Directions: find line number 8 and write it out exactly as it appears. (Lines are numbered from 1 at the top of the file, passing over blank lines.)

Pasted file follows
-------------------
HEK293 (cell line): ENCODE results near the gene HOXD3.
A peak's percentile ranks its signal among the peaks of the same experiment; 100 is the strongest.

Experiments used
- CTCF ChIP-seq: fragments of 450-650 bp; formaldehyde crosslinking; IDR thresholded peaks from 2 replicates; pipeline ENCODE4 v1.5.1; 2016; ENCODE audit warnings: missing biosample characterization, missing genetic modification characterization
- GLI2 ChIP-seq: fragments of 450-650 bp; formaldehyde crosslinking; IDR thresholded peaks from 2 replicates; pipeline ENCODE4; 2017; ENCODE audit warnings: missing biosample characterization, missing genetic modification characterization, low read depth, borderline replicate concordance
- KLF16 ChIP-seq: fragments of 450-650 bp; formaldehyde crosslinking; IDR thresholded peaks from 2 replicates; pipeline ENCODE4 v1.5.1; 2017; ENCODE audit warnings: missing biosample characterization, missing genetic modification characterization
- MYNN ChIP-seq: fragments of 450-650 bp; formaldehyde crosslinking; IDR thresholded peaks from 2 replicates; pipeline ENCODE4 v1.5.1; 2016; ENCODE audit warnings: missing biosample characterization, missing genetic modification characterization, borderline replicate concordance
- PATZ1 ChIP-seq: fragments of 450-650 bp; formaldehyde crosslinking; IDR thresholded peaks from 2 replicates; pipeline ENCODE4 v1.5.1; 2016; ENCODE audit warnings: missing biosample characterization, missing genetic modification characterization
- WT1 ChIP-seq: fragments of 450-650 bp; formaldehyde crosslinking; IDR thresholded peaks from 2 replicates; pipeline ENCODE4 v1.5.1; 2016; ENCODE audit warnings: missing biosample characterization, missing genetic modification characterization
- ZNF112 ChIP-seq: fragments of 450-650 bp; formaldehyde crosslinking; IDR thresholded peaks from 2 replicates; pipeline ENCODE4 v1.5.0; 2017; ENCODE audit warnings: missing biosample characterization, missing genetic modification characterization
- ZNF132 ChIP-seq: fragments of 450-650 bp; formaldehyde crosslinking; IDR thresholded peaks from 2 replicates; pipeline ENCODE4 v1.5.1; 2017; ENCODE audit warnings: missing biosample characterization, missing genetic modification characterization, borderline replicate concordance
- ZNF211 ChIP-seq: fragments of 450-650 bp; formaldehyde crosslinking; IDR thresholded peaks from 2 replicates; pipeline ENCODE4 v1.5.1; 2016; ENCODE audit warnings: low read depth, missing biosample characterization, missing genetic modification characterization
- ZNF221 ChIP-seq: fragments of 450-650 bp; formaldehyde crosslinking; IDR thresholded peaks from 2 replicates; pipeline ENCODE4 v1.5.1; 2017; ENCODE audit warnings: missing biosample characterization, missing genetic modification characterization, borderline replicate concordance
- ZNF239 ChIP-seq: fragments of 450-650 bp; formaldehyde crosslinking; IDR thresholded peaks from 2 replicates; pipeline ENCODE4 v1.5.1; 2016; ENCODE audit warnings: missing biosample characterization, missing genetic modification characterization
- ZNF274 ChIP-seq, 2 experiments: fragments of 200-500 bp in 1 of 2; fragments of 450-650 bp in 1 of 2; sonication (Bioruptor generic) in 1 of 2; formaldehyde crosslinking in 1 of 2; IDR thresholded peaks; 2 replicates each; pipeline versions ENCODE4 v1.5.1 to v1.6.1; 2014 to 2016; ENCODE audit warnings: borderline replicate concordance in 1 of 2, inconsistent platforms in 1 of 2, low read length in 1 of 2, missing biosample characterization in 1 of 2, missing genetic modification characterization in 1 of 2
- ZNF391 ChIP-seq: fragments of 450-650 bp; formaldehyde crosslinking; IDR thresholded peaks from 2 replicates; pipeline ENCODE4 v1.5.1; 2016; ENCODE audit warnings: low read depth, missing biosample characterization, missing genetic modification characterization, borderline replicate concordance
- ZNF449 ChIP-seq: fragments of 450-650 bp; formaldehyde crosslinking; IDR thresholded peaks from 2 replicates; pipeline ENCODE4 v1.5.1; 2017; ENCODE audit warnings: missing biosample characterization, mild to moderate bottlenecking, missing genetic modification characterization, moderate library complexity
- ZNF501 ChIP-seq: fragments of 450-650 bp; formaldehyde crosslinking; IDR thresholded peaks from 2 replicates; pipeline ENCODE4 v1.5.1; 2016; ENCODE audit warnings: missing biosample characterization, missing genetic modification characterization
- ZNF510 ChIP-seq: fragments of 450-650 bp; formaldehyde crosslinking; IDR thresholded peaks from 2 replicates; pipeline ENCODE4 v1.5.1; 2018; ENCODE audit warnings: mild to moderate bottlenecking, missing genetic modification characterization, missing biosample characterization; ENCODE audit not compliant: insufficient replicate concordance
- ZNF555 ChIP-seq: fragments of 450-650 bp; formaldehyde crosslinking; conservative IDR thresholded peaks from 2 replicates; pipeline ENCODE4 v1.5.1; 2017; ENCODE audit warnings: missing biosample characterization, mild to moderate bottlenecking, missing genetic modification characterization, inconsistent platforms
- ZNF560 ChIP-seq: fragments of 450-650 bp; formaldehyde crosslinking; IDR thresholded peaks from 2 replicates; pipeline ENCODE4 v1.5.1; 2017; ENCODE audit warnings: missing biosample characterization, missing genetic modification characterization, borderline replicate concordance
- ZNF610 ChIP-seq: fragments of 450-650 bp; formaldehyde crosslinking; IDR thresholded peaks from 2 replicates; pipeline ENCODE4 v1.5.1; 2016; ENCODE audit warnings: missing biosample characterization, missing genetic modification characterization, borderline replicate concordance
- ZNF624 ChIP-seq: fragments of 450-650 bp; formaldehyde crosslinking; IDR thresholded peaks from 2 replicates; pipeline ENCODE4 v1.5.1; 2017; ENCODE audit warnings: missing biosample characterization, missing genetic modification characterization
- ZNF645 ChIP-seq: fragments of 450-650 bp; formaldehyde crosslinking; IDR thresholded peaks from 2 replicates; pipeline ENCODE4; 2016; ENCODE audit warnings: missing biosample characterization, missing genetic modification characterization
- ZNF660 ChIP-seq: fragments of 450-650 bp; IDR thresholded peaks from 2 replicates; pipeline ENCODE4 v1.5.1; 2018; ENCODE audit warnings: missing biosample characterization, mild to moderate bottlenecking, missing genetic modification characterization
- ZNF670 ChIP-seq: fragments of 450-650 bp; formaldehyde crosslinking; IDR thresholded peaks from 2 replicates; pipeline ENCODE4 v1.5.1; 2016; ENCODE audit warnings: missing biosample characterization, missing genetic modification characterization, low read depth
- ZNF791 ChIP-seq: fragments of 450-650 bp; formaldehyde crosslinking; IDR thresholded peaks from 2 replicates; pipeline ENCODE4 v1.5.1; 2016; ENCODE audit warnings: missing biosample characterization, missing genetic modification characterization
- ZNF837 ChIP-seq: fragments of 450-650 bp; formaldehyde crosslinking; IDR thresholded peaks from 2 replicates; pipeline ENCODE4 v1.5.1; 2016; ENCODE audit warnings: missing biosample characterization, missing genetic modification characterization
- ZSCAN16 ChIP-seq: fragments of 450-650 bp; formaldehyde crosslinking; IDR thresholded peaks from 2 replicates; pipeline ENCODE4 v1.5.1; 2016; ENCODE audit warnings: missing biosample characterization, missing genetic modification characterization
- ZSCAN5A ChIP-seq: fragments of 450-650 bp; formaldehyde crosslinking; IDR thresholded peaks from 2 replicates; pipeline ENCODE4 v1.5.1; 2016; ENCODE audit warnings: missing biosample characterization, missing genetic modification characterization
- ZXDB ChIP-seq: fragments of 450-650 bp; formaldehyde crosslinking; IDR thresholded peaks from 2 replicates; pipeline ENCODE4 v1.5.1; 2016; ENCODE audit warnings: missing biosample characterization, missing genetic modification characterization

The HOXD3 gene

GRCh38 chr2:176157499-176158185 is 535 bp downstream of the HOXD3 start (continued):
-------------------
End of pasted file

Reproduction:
- PATZ1 ChIP-seq: fragments of 450-650 bp; formaldehyde crosslinking; IDR thresholded peaks from 2 replicates; pipeline ENCODE4 v1.5.1; 2016; ENCODE audit warnings: missing biosample characterization, missing genetic modification characterization